The accounts were held either by a company called Emergent Fidelity Technologies, which is majority-owned by Bankman-Fried, or FTX Digital Markets, a Bahamian subsidiary of FTX.
A spokesman for the Southern District of New York and Bankman-Fried did not return a request for comment.
After more than three years as one of the world’s best-known cryptocurrency companies, FTX declared bankruptcy in November amid a spectacular collapse of its exchange and companion currency. The next month the Justice Department charged Bankman-Fried with eight counts of fraud, money laundering and other crimes. Bankman-Fried has pleaded not guilty and remains under house arrest at his parents’ home in Palo Alto, Calif.
The Southern District also said it has taken about 55 million shares of the trading platform Robinhood — worth abut $525 million as of Friday afternoon — which it had previously said it would do.
Those shares are in dispute, with the Justice Department, Bankman-Fried and defunct crypto lender BlockFi all laying claim to it.
While Bankman-Fried’s previous personal access to the funds is not clear, the sums could contradict Bankman-Fried’s statements in interviews in November that he was down to $100,000 in assets.
In addition, Williams said the government could seize the holdings in three FTX-linked Binance accounts whose value was not disclosed.
It remains possible that some of the money could be relinquished to the defendant to pay legal fees. Bankman-Fried’s lawyers have said he needs the proceeds from the Robinhood shares to do just that.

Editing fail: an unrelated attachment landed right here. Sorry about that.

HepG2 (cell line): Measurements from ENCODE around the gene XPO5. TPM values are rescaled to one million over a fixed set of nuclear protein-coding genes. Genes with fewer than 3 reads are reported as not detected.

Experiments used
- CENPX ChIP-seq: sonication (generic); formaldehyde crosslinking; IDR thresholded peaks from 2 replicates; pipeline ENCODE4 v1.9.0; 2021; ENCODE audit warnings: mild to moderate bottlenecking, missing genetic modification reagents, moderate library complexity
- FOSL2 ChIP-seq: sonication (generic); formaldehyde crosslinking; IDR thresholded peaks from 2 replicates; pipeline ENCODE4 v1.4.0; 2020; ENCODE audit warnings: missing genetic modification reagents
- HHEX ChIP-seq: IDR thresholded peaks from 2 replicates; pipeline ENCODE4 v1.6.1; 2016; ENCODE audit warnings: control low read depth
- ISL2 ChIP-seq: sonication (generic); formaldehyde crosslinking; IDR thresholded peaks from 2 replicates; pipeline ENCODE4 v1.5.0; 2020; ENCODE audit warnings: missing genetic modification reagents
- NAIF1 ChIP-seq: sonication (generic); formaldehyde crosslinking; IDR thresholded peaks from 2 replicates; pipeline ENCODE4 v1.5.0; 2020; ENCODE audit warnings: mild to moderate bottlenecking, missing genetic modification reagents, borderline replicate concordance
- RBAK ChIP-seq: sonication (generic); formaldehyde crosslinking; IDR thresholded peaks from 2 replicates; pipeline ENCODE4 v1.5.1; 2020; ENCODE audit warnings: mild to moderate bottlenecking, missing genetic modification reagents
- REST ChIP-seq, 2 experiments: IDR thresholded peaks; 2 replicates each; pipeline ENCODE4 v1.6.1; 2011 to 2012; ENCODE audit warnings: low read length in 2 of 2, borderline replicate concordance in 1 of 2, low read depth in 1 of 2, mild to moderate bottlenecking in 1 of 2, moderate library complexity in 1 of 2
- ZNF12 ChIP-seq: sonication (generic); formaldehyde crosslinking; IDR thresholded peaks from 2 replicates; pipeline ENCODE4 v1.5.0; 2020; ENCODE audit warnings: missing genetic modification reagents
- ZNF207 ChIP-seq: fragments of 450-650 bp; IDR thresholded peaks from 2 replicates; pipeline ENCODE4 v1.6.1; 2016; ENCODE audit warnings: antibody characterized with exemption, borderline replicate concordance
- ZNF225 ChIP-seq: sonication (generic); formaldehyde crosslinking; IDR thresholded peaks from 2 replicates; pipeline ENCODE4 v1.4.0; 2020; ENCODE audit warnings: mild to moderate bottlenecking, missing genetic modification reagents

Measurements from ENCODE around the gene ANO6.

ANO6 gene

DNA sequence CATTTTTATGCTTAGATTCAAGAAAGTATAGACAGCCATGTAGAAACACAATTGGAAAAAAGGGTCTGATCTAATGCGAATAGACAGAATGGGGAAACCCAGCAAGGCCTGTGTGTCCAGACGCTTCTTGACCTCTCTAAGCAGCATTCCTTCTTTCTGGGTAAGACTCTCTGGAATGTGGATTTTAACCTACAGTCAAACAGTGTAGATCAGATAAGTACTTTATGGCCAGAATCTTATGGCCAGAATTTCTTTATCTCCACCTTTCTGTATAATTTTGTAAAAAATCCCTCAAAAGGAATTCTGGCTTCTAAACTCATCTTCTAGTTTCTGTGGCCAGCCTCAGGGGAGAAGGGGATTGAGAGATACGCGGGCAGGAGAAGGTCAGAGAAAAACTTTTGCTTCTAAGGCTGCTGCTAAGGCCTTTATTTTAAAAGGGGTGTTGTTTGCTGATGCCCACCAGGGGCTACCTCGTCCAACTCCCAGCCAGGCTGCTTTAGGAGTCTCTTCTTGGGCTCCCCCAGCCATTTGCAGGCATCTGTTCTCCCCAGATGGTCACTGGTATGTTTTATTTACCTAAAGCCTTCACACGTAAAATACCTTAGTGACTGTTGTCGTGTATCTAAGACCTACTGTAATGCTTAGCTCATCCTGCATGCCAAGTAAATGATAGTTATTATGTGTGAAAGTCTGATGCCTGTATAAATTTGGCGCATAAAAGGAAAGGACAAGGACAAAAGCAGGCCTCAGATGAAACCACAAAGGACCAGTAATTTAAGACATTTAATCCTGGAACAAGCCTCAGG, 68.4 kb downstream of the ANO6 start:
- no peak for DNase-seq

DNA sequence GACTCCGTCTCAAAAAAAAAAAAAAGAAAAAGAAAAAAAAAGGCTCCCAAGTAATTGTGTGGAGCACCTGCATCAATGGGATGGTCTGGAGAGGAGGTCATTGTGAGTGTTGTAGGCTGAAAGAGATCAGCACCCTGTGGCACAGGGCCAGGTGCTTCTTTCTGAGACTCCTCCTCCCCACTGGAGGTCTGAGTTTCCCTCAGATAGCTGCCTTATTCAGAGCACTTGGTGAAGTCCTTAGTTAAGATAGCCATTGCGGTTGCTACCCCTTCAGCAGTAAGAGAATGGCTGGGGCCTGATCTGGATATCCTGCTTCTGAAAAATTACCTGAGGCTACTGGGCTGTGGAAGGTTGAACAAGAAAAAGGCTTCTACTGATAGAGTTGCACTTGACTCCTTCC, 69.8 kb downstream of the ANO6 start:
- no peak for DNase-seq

Meanwhile the company’s restructuring leadership is attempting to track down FTX assets as part of bankruptcy proceedings. New FTX chief executive John J. Ray, with the help of New York law firm Sullivan & Cromwell, recently said about $5.5 billion out of a missing $8 billion in assets have been located.
On Friday, the judge presiding in the case, John Dorsey, rejected a bid by two FTX creditors to remove the law firm, which has been seeking to continue in its lead investigative role. Sullivan & Cromwell had disclosed last month that it had earned nearly $9 million working for Bankman-Fried’s company, and that it once employed FTX U.S. general counsel Ryne Miller, prompting concerns of a conflict of interest in the creditor action.
But Dorsey said at a hearing he didn’t see any reason to grant the creditors’ request.
“There’s no evidence of any actual conflict,” the judge said.
Shayna Jacobs contributed to this report.